The analytical competency model to investigate the video-stimulated analysis of inclusive sciene education
Background: Teachers are a key factor for an inclusive education for all learners. Science teachers are responsible for facilitating scientific literacy for all learners, reducing barriers and enabling participation to shape the society of tomor-row. Providing those opportunities means educating future teachers on how to plan, create and analyze inclusive sci-ence lessons for all learners and valuing diversity. Especially, the competence to analyze is seen as a necessity to develop high quality teaching.
Purpose: To understand the competency development of future teachers regarding inclusive science education, ex-perts in this field are invited to analyze a video vignette showing inclusive science education. The experts identify and analyze inclusive science education within a video-stimulated reflection (VSRef) to create a reference norm for the investigation of future teachers’ competencies. For the purpose of context-related data analysis, we developed a five-stage model to categorize the VSRefs: The Analytical Competency Model (ACM).
Sample/Setting: Our participants include experts in the field of inclusive science education (N=6): three PhD students and three post docs who do research and teach in inclusive science education. Five hold a Master of Education (biology, chemistry and/or physics for secondary schooling and one in primary education), one participant has a Master’s degree in Special Needs Education. The range in age is 25-35 and all experts are from Germany.
Design and Methods: The experts watched a five-minute video vignette showing an inquiry-based learning setting on solubility. They were asked to observe, interpret and generate alternatives to the noticed teacher actions. We analyzed the VSRefs with a structured qualitative content analysis. We used expert validity to validate our ACM and calculated an intercoder reliability of the coding results regarding our ACM.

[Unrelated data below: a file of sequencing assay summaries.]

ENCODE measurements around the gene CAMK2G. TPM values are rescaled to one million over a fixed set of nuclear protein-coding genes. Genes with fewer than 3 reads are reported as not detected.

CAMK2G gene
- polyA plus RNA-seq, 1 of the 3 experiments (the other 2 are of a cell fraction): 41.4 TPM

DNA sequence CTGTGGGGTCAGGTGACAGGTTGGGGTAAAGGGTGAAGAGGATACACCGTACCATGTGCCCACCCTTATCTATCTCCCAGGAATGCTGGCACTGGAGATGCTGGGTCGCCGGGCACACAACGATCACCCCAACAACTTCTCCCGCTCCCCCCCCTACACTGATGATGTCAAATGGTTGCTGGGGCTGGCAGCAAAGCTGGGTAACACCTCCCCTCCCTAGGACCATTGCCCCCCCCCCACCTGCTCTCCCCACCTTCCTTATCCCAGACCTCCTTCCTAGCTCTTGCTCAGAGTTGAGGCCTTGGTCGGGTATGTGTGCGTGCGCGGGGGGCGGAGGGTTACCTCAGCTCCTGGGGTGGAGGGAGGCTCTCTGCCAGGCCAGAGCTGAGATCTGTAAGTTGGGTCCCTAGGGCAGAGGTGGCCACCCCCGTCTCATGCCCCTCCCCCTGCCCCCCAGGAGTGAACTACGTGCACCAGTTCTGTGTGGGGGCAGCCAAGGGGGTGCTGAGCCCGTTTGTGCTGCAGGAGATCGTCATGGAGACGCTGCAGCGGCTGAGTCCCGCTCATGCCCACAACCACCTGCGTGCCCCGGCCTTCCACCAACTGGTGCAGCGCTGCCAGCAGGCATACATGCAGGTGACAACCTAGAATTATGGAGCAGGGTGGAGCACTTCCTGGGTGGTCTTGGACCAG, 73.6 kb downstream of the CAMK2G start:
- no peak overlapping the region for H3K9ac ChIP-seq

Results: The experts targeted all five stages with varying strength and showed high analytical competency in reflecting inclusive science education in the presented video-vignette. This will be illustrated and explained with examples of the experts’ reflections.
Conclusions: Our ACM can be used in higher education to evaluate the success of seminars on the topic of inclusive science education. The experts’ framing will be used in an investigation of a pre-service teacher sample to evaluate the development of their analytical competencies throughout a three-semester project-based seminar.
Keywords: Inclusive Science Education, Professional Vision, Teacher Professional Development, Analytical Competency, Qualitative Methods, Video Analysis
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